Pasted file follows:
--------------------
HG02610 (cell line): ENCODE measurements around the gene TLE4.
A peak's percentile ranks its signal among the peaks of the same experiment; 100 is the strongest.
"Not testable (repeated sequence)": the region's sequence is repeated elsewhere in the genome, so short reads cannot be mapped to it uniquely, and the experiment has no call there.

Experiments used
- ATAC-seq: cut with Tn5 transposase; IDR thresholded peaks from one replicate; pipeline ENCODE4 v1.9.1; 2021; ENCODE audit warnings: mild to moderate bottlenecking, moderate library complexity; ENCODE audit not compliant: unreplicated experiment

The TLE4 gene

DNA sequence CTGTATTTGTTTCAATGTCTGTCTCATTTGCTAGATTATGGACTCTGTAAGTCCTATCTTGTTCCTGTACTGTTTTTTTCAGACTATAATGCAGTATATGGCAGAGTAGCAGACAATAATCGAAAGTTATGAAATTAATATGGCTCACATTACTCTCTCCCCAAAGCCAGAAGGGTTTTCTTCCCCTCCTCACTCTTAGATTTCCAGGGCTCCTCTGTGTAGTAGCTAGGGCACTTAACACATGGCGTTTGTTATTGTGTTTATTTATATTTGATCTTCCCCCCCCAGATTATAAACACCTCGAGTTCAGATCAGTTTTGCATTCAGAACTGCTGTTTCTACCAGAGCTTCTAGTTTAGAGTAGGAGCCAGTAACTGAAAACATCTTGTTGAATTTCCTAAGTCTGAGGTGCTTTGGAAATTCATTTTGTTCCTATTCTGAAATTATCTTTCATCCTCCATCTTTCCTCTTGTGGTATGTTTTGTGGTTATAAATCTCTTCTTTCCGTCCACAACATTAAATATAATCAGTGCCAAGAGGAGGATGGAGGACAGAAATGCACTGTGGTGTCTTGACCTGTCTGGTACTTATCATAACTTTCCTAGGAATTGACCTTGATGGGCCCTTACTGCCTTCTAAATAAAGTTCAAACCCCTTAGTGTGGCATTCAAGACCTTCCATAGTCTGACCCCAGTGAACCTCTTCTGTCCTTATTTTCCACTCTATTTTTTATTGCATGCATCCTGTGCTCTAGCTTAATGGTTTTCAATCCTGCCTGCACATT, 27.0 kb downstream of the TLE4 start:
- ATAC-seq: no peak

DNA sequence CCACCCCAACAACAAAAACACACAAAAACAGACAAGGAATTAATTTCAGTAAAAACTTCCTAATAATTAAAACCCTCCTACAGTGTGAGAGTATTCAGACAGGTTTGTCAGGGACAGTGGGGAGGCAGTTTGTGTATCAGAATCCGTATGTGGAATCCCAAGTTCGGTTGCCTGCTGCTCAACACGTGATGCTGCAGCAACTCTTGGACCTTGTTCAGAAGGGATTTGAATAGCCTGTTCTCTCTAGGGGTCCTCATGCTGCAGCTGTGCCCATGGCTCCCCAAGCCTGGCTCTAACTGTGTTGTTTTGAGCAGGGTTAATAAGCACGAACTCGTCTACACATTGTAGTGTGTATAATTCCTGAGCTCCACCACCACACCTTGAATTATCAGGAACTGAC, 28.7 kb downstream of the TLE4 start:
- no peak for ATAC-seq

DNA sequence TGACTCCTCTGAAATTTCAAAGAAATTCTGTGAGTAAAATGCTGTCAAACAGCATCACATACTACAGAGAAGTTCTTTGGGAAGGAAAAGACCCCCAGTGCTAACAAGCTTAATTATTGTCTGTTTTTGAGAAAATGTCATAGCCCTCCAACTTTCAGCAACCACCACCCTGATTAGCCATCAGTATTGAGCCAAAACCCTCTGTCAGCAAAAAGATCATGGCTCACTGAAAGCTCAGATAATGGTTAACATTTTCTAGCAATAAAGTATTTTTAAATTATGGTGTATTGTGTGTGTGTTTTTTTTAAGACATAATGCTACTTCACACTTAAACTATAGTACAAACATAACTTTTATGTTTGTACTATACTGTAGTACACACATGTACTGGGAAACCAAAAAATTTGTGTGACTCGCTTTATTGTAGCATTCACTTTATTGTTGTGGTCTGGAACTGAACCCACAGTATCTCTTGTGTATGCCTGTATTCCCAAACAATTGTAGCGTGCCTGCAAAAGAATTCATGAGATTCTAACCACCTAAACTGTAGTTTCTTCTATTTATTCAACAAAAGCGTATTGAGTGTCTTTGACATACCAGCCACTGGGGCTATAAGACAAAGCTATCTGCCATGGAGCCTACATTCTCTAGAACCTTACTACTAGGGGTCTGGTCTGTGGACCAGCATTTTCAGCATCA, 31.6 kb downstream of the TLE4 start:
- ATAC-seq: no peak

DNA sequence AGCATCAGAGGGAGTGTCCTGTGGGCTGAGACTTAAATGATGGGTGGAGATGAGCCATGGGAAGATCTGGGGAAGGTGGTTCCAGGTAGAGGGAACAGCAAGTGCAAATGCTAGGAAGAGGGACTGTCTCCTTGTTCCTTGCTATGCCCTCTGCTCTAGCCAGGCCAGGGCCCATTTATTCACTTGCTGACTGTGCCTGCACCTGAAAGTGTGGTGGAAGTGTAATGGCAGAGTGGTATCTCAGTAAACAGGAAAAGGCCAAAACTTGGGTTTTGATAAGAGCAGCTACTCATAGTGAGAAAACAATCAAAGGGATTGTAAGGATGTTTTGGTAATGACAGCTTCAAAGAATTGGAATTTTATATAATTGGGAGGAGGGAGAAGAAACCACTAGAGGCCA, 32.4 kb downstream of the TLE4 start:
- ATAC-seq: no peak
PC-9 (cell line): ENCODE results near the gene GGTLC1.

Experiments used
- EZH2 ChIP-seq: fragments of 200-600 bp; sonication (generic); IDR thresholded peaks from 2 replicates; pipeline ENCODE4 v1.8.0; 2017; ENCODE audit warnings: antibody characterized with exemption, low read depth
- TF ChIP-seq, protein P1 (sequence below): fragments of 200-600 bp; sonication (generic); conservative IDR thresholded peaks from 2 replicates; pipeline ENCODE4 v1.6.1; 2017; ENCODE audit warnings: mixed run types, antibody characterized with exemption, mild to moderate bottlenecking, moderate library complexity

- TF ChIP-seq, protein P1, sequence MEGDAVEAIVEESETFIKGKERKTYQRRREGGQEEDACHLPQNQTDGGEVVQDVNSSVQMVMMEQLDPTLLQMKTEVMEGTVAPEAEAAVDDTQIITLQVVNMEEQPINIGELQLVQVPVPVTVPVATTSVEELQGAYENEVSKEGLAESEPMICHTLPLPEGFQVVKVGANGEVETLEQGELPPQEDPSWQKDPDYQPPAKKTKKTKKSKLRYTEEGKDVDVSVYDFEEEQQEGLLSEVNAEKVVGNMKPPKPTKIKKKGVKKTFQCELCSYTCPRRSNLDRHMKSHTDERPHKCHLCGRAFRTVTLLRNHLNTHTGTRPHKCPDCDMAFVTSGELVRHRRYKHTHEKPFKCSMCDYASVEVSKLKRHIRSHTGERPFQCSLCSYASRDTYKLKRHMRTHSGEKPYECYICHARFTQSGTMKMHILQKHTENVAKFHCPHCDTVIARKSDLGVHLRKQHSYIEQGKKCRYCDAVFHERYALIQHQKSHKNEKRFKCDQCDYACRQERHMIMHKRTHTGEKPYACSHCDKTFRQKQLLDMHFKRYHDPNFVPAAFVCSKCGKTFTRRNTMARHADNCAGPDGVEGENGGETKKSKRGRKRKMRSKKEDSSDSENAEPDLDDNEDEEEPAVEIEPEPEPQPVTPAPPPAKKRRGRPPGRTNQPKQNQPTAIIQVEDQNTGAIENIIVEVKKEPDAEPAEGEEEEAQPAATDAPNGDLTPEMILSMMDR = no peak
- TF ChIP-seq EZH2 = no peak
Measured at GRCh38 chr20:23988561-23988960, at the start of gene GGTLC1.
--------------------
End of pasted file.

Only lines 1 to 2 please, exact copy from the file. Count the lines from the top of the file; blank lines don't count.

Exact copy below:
HG02610 (cell line): ENCODE measurements around the gene TLE4.
A peak's percentile ranks its signal among the peaks of the same experiment; 100 is the strongest.